Are People More Disturbed by Dog or Human Suffering?

Are People More Disturbed by Dog or Human Suffering? This research examines whether people are more emotionally disturbed by reports of non-human animal than human suffering or abuse. Two hundred and fifty-six undergraduates at a major northeastern university were asked to indicate their degree of empathy for a brutally beaten human adult or child versus an adult dog or puppy, as described in a fictitious news report. We hypothesized that the vulnerability of victims—determined by their age and not species—would determine participants’ levels of distress and concern for them. The main effect for age but not for species was significant. We also found more empathy for victims who are human children, puppies, and fully-grown dogs than for victims who are adult humans. Age makes a difference for empathy toward human victims, but not for dog victims. In addition, female participants were significantly more empathic toward all victims than were their male counterparts. http://www.deepdyve.com/assets/images/DeepDyve-Logo-lg.png Society & Animals Brill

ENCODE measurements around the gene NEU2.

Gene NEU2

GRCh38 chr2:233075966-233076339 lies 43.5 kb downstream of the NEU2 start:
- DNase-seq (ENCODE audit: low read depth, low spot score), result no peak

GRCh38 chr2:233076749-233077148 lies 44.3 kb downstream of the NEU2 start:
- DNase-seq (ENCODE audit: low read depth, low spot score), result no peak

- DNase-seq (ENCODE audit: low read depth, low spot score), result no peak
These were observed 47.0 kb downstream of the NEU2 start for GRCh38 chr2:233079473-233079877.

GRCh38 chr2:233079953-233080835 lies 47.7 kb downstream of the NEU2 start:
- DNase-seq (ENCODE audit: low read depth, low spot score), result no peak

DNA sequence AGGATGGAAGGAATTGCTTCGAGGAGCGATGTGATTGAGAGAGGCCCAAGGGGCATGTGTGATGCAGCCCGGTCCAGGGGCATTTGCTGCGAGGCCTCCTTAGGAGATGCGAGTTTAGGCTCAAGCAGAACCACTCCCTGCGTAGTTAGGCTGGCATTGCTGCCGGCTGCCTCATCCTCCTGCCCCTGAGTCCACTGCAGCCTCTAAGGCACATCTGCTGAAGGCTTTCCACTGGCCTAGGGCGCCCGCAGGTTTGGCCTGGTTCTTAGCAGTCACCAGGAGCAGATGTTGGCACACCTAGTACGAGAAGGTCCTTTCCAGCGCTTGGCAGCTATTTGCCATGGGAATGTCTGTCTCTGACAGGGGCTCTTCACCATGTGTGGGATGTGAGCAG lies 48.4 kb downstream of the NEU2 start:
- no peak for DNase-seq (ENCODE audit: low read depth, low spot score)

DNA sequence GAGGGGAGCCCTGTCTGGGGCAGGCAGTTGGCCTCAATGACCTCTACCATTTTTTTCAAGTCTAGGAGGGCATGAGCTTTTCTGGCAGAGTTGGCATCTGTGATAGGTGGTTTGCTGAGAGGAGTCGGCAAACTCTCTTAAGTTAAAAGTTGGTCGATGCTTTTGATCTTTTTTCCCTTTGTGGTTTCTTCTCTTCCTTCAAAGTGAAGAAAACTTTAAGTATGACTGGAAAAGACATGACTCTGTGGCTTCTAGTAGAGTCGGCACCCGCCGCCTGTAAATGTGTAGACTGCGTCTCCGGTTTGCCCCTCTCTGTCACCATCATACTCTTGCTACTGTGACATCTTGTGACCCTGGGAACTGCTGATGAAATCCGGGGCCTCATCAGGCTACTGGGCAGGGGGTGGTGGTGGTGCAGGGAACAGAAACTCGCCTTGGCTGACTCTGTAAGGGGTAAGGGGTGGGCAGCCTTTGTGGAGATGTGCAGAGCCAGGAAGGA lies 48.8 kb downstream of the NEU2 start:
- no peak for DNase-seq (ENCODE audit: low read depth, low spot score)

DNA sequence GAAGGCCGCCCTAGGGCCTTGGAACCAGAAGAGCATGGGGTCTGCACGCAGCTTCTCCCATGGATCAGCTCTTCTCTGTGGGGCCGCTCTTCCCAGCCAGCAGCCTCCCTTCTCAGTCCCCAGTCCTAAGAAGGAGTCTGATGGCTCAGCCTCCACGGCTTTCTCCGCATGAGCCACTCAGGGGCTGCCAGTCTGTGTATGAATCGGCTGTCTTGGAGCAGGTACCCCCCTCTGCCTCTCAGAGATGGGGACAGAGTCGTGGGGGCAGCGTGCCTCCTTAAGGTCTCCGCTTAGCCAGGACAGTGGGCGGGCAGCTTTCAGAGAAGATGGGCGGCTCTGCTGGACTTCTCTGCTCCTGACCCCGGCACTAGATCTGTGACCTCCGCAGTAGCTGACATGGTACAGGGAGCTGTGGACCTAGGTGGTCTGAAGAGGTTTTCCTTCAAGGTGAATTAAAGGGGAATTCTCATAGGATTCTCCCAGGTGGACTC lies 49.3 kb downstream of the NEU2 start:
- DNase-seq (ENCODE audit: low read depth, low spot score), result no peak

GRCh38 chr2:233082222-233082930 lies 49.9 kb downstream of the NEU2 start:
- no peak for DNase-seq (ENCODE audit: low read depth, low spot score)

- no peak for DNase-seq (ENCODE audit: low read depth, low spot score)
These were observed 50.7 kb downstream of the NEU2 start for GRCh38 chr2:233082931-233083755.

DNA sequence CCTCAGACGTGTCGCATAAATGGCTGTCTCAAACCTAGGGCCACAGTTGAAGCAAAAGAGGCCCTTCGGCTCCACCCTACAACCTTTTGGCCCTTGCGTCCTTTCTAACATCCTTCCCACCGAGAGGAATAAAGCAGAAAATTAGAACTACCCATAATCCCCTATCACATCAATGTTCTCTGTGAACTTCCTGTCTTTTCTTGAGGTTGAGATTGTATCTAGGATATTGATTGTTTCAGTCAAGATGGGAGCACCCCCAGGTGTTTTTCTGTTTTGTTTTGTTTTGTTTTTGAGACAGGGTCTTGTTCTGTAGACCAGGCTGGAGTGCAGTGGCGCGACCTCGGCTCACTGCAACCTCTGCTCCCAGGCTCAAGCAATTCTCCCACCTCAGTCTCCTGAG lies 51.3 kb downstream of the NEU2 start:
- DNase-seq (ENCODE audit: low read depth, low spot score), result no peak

Are People More Disturbed by Dog or Human Suffering?

Society & Animals, Volume 25 (1): 16 – Apr 18, 2017

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Publisher
Brill
Copyright
Copyright © Koninklijke Brill NV, Leiden, The Netherlands
ISSN
1063-1119
eISSN
1568-5306
D.O.I.
10.1163/15685306-12341440
Publisher site
See Article on Publisher Site

Abstract

This research examines whether people are more emotionally disturbed by reports of non-human animal than human suffering or abuse. Two hundred and fifty-six undergraduates at a major northeastern university were asked to indicate their degree of empathy for a brutally beaten human adult or child versus an adult dog or puppy, as described in a fictitious news report. We hypothesized that the vulnerability of victims—determined by their age and not species—would determine participants’ levels of distress and concern for them. The main effect for age but not for species was significant. We also found more empathy for victims who are human children, puppies, and fully-grown dogs than for victims who are adult humans. Age makes a difference for empathy toward human victims, but not for dog victims. In addition, female participants were significantly more empathic toward all victims than were their male counterparts.

Journal

Society & AnimalsBrill

Published: Apr 18, 2017

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